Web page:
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Key Filing Deadlines & Best Practices for Public Companies

by James Durrenberger - March 2020 6 min read

No matter how long you’ve been in business, there’s always a jolt to the system once you cross that IPO threshold. But jolts are relative, sometimes a mere tap to make sure you’re paying attention, other times an earth shattering thunder clap that shakes you to your core. When it comes to financial reporting, the level of jolt you experience is largely determined by one single thing – preparation.

So to ensure your reporting is as smooth and worry-free as possible – especially if this is your first time dealing with reporting requirements – we want to take a close look at key filing deadlines for public companies along with a handful of best practices to keep in mind. Coupled with our discussion of the financial reporting and disclosure requirements themselves, you’ll always have a clear vision of what lies down the reporting road for your organization.

 

First Things First: Filing Status

Before we leap into specifics, you have to know what type of filer you are to begin with. Are you a large accelerated filer? An accelerated filer? Perhaps you're a non-accelerated filer. Now before you start to feel beads of sweat trickling down your forehead, we assure you that determining your status isn't the chore you might think it is. In fact, it's downright easy.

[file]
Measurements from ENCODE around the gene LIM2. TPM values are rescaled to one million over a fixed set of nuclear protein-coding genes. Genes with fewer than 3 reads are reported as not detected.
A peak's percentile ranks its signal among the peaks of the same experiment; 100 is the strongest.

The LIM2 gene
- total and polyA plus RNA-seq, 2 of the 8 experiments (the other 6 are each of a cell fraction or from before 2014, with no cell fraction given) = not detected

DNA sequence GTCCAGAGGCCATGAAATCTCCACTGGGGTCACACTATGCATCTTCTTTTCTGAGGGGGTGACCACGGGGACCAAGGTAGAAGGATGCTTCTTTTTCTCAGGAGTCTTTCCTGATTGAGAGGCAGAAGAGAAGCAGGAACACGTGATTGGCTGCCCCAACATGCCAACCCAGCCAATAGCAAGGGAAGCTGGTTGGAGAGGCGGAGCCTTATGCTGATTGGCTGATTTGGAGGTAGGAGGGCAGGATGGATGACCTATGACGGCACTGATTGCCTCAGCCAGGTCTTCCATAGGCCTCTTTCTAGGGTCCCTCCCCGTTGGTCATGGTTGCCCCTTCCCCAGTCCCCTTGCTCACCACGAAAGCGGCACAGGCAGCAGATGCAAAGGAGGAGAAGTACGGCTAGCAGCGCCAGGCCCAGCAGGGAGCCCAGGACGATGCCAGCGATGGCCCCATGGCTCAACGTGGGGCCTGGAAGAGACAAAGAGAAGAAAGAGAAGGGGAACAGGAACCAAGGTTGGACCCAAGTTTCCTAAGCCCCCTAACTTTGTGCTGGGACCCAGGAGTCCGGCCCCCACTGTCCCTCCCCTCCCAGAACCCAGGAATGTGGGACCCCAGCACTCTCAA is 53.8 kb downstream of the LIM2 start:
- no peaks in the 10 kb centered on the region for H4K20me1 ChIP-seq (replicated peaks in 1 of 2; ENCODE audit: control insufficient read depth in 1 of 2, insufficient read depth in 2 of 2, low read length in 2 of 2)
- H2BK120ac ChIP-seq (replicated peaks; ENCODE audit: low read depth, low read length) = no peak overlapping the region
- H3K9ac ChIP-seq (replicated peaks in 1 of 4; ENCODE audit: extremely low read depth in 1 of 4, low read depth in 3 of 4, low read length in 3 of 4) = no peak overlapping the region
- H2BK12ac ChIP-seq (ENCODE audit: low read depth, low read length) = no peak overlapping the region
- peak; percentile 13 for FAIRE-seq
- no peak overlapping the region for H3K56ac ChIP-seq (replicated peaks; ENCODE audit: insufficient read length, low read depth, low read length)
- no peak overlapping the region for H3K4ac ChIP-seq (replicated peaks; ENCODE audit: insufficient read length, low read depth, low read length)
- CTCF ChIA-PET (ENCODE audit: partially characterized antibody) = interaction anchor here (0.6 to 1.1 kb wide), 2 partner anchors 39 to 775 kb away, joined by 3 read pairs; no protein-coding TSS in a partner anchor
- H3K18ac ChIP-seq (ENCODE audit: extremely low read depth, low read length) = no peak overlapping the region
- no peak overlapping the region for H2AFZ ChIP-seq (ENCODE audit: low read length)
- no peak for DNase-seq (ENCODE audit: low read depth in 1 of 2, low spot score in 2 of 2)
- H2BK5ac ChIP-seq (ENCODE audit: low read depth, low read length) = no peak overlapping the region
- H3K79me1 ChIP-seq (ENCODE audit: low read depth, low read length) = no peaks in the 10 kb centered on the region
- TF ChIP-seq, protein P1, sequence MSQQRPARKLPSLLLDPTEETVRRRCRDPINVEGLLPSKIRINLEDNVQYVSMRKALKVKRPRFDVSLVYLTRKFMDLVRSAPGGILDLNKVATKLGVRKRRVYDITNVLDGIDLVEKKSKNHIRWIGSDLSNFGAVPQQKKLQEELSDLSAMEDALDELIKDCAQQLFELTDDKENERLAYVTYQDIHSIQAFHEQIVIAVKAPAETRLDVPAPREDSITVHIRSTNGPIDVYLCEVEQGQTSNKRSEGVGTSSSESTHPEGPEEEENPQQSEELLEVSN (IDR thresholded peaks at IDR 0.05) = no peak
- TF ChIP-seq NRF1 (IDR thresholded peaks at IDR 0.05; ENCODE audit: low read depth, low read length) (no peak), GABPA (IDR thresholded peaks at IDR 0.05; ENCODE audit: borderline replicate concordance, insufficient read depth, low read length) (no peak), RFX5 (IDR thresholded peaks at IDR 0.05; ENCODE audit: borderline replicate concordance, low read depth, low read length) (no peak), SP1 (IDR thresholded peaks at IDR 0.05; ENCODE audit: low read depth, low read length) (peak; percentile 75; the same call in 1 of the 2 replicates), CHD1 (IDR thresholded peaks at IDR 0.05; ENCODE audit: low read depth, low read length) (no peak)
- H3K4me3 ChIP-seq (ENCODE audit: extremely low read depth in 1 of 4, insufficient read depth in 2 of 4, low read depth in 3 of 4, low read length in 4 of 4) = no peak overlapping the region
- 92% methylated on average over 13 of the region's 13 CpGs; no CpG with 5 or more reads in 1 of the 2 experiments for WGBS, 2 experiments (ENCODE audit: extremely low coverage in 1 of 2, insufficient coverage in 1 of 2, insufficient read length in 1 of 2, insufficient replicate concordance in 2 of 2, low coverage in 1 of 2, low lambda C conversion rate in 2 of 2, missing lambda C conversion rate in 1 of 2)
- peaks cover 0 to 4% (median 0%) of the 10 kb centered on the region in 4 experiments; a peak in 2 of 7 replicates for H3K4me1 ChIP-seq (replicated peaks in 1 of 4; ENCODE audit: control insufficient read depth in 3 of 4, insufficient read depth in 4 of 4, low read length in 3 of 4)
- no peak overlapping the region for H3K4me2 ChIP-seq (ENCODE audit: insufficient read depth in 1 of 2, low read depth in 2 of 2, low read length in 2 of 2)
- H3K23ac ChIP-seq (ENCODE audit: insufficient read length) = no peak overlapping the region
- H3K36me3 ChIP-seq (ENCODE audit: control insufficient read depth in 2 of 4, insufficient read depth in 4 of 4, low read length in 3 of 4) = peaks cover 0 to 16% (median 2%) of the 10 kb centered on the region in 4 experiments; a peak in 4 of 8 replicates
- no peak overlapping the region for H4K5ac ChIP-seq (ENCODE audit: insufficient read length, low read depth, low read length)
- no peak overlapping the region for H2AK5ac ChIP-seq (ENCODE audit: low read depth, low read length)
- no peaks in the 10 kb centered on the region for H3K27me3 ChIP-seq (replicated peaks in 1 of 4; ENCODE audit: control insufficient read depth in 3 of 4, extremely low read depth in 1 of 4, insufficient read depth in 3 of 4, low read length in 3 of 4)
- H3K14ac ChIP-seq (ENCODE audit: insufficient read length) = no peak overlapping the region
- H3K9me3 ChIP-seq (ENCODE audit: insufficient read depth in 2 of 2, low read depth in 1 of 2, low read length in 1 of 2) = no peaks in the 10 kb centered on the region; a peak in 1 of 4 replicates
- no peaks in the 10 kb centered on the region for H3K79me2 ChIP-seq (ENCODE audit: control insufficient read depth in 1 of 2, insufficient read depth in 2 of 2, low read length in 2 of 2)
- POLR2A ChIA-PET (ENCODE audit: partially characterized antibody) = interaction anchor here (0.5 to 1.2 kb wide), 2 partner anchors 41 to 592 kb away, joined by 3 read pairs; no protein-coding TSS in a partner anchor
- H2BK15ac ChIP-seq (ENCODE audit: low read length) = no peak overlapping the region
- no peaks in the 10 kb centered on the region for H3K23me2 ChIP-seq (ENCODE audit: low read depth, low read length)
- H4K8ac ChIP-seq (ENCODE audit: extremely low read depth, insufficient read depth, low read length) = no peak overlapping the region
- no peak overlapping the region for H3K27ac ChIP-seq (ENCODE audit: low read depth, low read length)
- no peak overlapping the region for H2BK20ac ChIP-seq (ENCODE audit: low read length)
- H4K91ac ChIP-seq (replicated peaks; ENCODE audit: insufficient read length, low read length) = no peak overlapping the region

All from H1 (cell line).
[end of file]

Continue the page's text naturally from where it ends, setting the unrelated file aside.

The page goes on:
Your public float determines what category of filer you fall within. And, to borrow verbiage straight from the SEC:

"Public float is calculated by multiplying the number of the company's common shares held by non-affiliates by the market price and, in the case of an IPO, adding to that number the product obtained by multiplying the common shares covered by the registration statement by their estimated public offering price."

To translate that into something a bit more palatable, your public float is simply your stock price based on the shares held by non-affiliates or, in simpler terms, anyone that lacks control over you, the issuer. In this case, control equates to causing the direction of management and policies.